Here is where you will be revealing your "selections". You've covered up some stuff, but you can still see under the transparent screen what needs to come through. Use an exacto blade and gently score around the shapes. It's very easy to remove the film with light scoring, you don't want to cut up your painting too much, so don't use a heavy hand!

4_album_cover.jpg

Step 4: Peel Up the Section

Here you can use the tip of your blade to peel up your selections. Don't worry if it's not exact, you can go back with a black pen after. Though if you want precision, just go slow and be patient. Listen to some slower music, maybe something you'd hold up a lighter to at an 80's hair band concert!

5_album_cover.jpg

Step 5: Stick

So now you've got your IC Screens layer in and they're tacked down just enough for you to adjust them a bit if you need to, but now you're sure it's where you want it. Make sure it stays there! Use a piece of clean scrap paper (I grabbed a fresh piece of computer paper). If you don't have a fancy burnishing tool, grab a spoon. Lay down the paper over the tone and press down on the spoon, rubbing it over your screentoned area, maybe making little "wax-on wax-off" circles until you're sure Mr. Miyagi would be happy with how well that screen is going to stay put. It's still possible to pull up if you REALLY wanted to…but it won't be fun and you might end up leaving little stab marks around the tone in your painting.

6_album_cover.jpg

Step 5: Rinse & Repeat

Now that you've got the basics of simple geometric shapes, lay them in as much as you want. Be creative and outrageous!

7_album_cover.jpg

Step 5: Custom Shapes

Since the screens are transparent you can easily cut custom shapes to go over other areas. Make sure you really stick down the screens over paints. Sometimes they don't adhere as well as they do directly onto unpainted parts. In this step I'm using Y-1534.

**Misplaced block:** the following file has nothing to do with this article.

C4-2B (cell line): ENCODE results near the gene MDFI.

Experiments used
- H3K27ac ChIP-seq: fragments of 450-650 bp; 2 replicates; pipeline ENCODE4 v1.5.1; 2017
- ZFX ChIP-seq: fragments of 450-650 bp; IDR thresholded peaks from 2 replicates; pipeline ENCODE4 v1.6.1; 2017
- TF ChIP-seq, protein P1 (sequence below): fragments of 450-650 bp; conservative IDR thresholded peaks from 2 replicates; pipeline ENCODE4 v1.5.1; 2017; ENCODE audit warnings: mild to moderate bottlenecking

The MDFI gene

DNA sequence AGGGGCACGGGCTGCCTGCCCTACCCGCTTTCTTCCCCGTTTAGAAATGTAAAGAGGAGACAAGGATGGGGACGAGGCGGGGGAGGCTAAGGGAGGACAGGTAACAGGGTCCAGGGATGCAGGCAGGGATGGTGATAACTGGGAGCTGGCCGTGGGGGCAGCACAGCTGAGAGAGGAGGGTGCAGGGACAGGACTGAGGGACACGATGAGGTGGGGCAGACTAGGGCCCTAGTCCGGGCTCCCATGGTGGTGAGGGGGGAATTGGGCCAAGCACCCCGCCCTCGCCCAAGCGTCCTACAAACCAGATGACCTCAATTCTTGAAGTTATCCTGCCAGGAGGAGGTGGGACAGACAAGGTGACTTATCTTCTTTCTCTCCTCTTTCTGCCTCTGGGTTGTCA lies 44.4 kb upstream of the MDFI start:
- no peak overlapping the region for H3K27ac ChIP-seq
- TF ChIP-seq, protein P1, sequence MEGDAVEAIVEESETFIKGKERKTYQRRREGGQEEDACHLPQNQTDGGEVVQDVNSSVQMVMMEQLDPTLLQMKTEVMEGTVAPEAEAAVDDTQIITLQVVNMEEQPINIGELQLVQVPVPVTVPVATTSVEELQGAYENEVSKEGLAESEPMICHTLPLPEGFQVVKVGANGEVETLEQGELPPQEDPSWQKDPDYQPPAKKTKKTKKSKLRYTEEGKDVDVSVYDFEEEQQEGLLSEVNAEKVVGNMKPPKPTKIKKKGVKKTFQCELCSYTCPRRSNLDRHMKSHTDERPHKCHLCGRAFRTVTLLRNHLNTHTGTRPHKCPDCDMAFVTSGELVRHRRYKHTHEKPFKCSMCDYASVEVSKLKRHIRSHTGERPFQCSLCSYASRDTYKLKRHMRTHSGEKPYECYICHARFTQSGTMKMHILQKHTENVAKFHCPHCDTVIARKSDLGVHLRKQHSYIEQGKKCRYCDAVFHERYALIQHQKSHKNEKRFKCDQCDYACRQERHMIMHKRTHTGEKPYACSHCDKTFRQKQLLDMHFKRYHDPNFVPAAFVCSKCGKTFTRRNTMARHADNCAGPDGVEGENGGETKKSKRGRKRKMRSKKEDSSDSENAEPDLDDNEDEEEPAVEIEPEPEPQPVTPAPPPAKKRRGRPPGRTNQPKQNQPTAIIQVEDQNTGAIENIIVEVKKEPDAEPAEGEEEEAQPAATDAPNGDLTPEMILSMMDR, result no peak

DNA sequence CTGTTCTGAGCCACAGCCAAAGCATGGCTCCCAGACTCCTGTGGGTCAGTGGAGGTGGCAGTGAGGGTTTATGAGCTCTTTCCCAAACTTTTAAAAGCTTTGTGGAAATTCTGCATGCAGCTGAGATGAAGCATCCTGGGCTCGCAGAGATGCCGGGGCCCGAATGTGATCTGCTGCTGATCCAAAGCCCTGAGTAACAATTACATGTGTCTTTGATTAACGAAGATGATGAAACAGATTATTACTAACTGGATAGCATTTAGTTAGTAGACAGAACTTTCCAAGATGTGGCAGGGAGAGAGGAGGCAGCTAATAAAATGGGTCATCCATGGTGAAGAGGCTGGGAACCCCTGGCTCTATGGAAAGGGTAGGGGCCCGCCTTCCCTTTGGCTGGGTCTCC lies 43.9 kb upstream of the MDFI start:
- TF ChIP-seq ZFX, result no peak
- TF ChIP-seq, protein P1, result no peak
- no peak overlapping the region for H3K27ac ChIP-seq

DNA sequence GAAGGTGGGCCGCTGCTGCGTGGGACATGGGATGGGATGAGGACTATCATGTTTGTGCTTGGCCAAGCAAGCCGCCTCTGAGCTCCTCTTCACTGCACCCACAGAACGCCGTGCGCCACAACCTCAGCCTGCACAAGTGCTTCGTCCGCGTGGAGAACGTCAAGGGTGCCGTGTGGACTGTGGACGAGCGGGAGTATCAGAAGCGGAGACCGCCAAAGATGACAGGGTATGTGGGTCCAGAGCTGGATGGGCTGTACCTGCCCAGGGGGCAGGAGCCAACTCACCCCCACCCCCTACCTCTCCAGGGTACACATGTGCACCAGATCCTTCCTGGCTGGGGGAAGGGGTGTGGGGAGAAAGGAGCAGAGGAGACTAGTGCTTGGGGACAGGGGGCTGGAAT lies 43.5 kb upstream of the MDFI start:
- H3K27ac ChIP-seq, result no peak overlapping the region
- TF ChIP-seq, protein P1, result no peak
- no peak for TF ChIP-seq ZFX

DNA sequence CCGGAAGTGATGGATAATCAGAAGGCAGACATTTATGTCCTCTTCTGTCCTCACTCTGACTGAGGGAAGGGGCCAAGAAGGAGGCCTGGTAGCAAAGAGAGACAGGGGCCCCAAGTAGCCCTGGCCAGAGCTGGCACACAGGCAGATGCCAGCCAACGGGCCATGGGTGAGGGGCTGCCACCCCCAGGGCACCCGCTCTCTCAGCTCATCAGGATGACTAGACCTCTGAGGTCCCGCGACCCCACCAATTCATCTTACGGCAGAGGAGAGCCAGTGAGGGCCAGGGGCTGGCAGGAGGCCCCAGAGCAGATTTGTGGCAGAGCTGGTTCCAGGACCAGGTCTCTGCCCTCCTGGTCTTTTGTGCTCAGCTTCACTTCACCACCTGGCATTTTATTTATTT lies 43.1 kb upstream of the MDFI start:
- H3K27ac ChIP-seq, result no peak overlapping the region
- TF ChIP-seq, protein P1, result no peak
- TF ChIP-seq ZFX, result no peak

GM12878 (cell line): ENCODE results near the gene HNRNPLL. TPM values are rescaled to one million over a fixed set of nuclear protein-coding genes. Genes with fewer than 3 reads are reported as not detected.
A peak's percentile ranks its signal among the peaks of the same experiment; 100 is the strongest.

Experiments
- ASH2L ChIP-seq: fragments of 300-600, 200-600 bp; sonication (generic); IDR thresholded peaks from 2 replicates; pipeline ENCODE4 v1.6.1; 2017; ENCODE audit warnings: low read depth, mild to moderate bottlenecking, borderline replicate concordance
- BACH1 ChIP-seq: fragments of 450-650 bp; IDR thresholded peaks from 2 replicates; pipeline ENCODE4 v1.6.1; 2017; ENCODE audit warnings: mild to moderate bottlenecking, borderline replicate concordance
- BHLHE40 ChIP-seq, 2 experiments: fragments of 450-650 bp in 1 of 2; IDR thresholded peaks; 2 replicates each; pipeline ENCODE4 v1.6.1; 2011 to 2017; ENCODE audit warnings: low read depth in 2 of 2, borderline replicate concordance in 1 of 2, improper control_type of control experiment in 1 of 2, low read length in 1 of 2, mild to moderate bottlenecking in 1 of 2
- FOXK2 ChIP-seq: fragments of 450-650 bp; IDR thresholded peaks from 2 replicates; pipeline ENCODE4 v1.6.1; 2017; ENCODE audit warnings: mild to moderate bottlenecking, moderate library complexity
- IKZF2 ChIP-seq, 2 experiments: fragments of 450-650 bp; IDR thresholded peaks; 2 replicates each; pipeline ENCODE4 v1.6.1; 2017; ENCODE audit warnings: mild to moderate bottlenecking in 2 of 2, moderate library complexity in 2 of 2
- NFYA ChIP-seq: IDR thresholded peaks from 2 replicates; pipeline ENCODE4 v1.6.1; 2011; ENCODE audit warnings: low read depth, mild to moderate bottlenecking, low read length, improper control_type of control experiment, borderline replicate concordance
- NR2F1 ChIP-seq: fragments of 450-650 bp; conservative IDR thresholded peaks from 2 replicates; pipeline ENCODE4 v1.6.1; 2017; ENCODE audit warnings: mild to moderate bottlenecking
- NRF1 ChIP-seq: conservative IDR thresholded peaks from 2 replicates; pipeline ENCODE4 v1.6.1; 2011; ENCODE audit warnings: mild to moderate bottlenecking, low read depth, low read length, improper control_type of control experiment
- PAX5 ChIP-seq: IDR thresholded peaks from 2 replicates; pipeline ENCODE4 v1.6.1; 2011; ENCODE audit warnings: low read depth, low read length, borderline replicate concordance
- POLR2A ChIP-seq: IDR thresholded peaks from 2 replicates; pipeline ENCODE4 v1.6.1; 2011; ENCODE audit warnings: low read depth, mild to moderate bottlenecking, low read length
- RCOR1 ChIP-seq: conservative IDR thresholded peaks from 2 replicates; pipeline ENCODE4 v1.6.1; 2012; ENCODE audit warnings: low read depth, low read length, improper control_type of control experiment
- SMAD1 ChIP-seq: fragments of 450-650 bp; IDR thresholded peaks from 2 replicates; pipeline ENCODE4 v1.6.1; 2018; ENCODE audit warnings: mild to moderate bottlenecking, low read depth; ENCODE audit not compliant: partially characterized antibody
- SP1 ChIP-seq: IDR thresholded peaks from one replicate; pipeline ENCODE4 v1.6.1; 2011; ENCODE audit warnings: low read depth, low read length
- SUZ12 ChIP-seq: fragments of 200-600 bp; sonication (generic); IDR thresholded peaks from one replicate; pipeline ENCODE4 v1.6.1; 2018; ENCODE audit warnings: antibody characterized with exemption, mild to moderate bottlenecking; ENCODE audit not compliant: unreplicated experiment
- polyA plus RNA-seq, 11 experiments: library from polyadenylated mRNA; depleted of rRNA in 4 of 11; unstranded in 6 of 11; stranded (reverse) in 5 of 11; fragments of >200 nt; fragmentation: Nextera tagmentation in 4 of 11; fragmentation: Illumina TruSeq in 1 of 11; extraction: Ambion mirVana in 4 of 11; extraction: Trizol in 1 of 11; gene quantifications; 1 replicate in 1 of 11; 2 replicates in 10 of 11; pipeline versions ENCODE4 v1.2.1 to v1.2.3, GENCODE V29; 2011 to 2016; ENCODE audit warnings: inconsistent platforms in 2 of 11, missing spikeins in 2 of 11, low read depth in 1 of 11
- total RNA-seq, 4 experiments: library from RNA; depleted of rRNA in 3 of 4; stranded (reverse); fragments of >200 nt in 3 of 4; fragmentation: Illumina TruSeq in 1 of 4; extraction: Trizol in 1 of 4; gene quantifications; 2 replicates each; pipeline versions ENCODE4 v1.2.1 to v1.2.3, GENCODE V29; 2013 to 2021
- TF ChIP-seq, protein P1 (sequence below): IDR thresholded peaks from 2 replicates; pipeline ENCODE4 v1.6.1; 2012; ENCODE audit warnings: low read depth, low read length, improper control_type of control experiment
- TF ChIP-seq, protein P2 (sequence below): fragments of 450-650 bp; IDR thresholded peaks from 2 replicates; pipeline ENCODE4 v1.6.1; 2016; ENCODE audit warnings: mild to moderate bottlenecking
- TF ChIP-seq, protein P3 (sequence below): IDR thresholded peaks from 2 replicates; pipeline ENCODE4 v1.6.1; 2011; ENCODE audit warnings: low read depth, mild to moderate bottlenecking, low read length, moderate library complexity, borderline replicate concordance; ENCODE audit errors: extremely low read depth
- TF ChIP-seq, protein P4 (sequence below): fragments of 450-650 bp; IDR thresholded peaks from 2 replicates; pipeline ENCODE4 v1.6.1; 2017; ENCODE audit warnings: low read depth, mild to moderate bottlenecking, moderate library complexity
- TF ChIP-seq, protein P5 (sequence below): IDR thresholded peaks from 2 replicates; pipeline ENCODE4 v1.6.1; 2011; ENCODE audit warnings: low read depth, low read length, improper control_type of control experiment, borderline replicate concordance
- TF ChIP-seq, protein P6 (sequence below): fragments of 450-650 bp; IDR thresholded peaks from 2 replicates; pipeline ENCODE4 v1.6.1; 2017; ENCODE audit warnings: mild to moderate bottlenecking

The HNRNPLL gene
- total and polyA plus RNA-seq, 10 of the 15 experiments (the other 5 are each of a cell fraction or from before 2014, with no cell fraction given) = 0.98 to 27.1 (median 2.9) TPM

8_album_cover.jpg

Step 5: Clean Up

You can go back over with a pen to clean up any of the shapes or mistakes where screens may not have adhered for you.

9_album_cover.jpg

Step 5: Accessorize

I like to use gel pens. Some will need some dry time going over the screens so be patient and careful not to smudge the gel pen lines!

10_album_cover.jpg

Step 5: Spray

Here's the final! I would suggest spray fix and after that's dry (you don't want to smear any gel pen/graphite you may have used) seal it with Mod Podge or another brush on sealer to make sure the screens stay down. Use a soft brush and soft strokes so no screens pull up (little pointy parts are tricky). Also, make sure you seal the edges so no screens pull up from the edges. Now you have an original! Scan it into your computer and show the world!

11_album_cover.jpg

 



 Explore more IC Products and Screentones!

 

Topics: Illustration

Sara Richard
Sara Richard on May 8, 2017

I love to create and when I’m not making art I’m daydreaming of future pieces. I love to paint strange juxtapositions and sustained, borderline-awkward eye contact. I’m constantly trying to visualize in an illustration what can’t be seen in the real world. Painting wind is my favorite. I feel you can’t ever have enough colors in your art. That is what the Mesiah Lisa Frank taught me when I was a wee-nut.